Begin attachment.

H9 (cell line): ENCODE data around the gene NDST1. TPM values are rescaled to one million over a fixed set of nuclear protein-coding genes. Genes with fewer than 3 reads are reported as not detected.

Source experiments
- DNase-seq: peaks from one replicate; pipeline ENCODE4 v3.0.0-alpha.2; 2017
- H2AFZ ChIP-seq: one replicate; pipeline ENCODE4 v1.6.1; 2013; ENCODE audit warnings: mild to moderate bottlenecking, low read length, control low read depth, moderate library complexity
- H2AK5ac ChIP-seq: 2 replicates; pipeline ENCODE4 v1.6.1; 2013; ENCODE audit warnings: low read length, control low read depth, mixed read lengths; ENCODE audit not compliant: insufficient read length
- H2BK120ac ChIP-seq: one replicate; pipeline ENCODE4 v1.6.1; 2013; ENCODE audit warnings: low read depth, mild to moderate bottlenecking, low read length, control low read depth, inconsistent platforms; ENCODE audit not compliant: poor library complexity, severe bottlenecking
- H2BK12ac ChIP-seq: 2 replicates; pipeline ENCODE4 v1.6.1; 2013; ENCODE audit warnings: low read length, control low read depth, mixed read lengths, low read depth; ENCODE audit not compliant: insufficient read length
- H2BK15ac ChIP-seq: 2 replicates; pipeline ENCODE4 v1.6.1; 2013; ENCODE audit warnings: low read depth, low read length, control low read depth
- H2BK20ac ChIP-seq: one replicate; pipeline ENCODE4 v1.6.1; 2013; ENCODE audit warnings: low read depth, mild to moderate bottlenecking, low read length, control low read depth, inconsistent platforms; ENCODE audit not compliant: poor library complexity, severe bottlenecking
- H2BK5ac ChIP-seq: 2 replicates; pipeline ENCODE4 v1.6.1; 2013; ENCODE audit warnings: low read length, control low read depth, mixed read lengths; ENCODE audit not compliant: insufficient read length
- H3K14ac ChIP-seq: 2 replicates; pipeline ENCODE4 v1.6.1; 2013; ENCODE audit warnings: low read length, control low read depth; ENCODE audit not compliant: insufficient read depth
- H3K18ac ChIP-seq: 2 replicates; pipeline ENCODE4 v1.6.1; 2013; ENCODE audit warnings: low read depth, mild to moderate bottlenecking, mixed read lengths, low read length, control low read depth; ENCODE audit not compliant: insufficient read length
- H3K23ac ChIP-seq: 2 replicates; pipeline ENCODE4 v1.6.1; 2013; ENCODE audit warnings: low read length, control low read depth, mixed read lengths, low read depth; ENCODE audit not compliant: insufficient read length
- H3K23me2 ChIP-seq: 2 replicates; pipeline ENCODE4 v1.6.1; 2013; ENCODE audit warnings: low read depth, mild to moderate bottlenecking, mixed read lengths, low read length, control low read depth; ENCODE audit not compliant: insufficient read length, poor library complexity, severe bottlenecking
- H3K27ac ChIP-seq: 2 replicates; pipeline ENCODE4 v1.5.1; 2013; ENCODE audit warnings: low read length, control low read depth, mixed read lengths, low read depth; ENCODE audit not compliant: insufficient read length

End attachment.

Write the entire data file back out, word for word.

H9 (cell line): ENCODE data around the gene NDST1. TPM values are rescaled to one million over a fixed set of nuclear protein-coding genes. Genes with fewer than 3 reads are reported as not detected.

Source experiments
- DNase-seq: peaks from one replicate; pipeline ENCODE4 v3.0.0-alpha.2; 2017
- H2AFZ ChIP-seq: one replicate; pipeline ENCODE4 v1.6.1; 2013; ENCODE audit warnings: mild to moderate bottlenecking, low read length, control low read depth, moderate library complexity
- H2AK5ac ChIP-seq: 2 replicates; pipeline ENCODE4 v1.6.1; 2013; ENCODE audit warnings: low read length, control low read depth, mixed read lengths; ENCODE audit not compliant: insufficient read length
- H2BK120ac ChIP-seq: one replicate; pipeline ENCODE4 v1.6.1; 2013; ENCODE audit warnings: low read depth, mild to moderate bottlenecking, low read length, control low read depth, inconsistent platforms; ENCODE audit not compliant: poor library complexity, severe bottlenecking
- H2BK12ac ChIP-seq: 2 replicates; pipeline ENCODE4 v1.6.1; 2013; ENCODE audit warnings: low read length, control low read depth, mixed read lengths, low read depth; ENCODE audit not compliant: insufficient read length
- H2BK15ac ChIP-seq: 2 replicates; pipeline ENCODE4 v1.6.1; 2013; ENCODE audit warnings: low read depth, low read length, control low read depth
- H2BK20ac ChIP-seq: one replicate; pipeline ENCODE4 v1.6.1; 2013; ENCODE audit warnings: low read depth, mild to moderate bottlenecking, low read length, control low read depth, inconsistent platforms; ENCODE audit not compliant: poor library complexity, severe bottlenecking
- H2BK5ac ChIP-seq: 2 replicates; pipeline ENCODE4 v1.6.1; 2013; ENCODE audit warnings: low read length, control low read depth, mixed read lengths; ENCODE audit not compliant: insufficient read length
- H3K14ac ChIP-seq: 2 replicates; pipeline ENCODE4 v1.6.1; 2013; ENCODE audit warnings: low read length, control low read depth; ENCODE audit not compliant: insufficient read depth
- H3K18ac ChIP-seq: 2 replicates; pipeline ENCODE4 v1.6.1; 2013; ENCODE audit warnings: low read depth, mild to moderate bottlenecking, mixed read lengths, low read length, control low read depth; ENCODE audit not compliant: insufficient read length
- H3K23ac ChIP-seq: 2 replicates; pipeline ENCODE4 v1.6.1; 2013; ENCODE audit warnings: low read length, control low read depth, mixed read lengths, low read depth; ENCODE audit not compliant: insufficient read length
- H3K23me2 ChIP-seq: 2 replicates; pipeline ENCODE4 v1.6.1; 2013; ENCODE audit warnings: low read depth, mild to moderate bottlenecking, mixed read lengths, low read length, control low read depth; ENCODE audit not compliant: insufficient read length, poor library complexity, severe bottlenecking
- H3K27ac ChIP-seq: 2 replicates; pipeline ENCODE4 v1.5.1; 2013; ENCODE audit warnings: low read length, control low read depth, mixed read lengths, low read depth; ENCODE audit not compliant: insufficient read length